Thursday, February 12, 2015

Ukraine: Minsk deal includes de facto federation

Three powerful leaders and one powerless one gathered around a table in Minsk, negotiating a ceasefire agreement for war-torn Ukraine. The negotiations took a surprising turn when the four leaders met alone, without their advisors – it is not yet clear who suggested this, but my bet would be Putin.

Fuel for the negotiators:

For 16 hours the leaders wrangled, with refreshments provided by their host, who has been called by some the Last Dictator in Europe:

President Alexander Lukashenko hosted the talks in Minsk, which resulted in a new ceasefire deal on Thursday. Russia, Ukraine, France and Germany took part.
"They ate omelettes, cheese, dairy produce, drank several buckets of coffee," he was quoted as saying.
"My job was to provide the ammunition on time," he said jokingly.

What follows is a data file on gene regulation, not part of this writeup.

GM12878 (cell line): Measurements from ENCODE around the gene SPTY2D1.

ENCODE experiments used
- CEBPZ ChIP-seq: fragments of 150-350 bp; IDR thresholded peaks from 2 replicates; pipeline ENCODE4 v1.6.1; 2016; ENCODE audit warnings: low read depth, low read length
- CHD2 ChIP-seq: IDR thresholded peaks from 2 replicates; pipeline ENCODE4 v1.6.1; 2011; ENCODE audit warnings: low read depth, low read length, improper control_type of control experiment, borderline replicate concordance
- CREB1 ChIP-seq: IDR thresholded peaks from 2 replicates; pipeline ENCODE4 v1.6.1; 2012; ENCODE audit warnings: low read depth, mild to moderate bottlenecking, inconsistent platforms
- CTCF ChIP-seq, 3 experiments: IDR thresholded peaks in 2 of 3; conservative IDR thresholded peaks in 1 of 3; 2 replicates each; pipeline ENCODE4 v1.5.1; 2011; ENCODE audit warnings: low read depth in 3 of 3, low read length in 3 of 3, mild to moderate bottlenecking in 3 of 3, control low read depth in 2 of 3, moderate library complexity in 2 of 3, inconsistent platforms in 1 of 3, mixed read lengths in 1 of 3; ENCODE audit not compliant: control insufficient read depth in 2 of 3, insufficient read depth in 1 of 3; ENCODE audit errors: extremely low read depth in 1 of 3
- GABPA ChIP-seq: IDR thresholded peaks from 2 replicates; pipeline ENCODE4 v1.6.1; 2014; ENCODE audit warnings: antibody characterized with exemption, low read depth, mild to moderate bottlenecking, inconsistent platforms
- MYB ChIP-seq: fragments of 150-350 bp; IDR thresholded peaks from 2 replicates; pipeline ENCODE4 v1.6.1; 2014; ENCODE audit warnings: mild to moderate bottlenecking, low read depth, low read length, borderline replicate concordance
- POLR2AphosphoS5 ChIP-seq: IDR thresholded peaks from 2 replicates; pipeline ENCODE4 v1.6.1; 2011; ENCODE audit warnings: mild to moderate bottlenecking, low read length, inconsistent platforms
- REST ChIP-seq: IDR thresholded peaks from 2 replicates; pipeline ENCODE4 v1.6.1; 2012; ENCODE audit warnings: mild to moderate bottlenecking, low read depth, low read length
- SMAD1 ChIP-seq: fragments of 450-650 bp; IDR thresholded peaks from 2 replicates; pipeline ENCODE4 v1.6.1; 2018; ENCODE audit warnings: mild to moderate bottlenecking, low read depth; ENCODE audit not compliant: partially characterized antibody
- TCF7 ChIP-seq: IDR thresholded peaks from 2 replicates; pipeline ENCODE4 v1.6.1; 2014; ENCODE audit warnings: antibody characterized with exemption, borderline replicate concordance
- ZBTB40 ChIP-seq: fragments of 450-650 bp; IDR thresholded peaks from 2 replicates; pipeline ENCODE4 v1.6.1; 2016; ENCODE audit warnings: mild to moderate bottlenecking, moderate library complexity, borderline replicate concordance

Tough negotiations:

The negotiations were tough, said the negotiators (have you ever heard any politician say that negotiations were easy?), and the meeting almost broke up several times over disagreements:

The very fact that it took more than 16 hours of intensive negotiations to reach an agreement, and that the leaders announced the accord in three separate news conferences, seemed to highlight the differences that remained…

The return was accompanied by a flurry of Russian news agency reports that Mr. Poroshenko had declined at the last minute to accept the outlines of the deal relating to the independent status of the breakaway areas of Donetsk and Luhansk, as well as the cease-fire demarcation line.

When the leaders of the breakaway regions joined the talks in the morning, they also initially balked at signing the agreement, according to the official Russian news agency Tass.

Essence of the deal:

Like many deals, the devil is in the details, or, in this case, in the annexure. The broad terms of the deal were announced with a flourish by the participants. Here’s one summary of the broad terms agreed upon:
The main points of the agreement
  • Ceasefire to begin at 00.00am local time on 15 February
  • Heavy weapons withdrawn in a two week period starting from 17 February
  • Amnesty for prisoners involved in fighting
  • Withdrawal of all foreign militias from Ukrainian territory and the disarmament of all illegal groups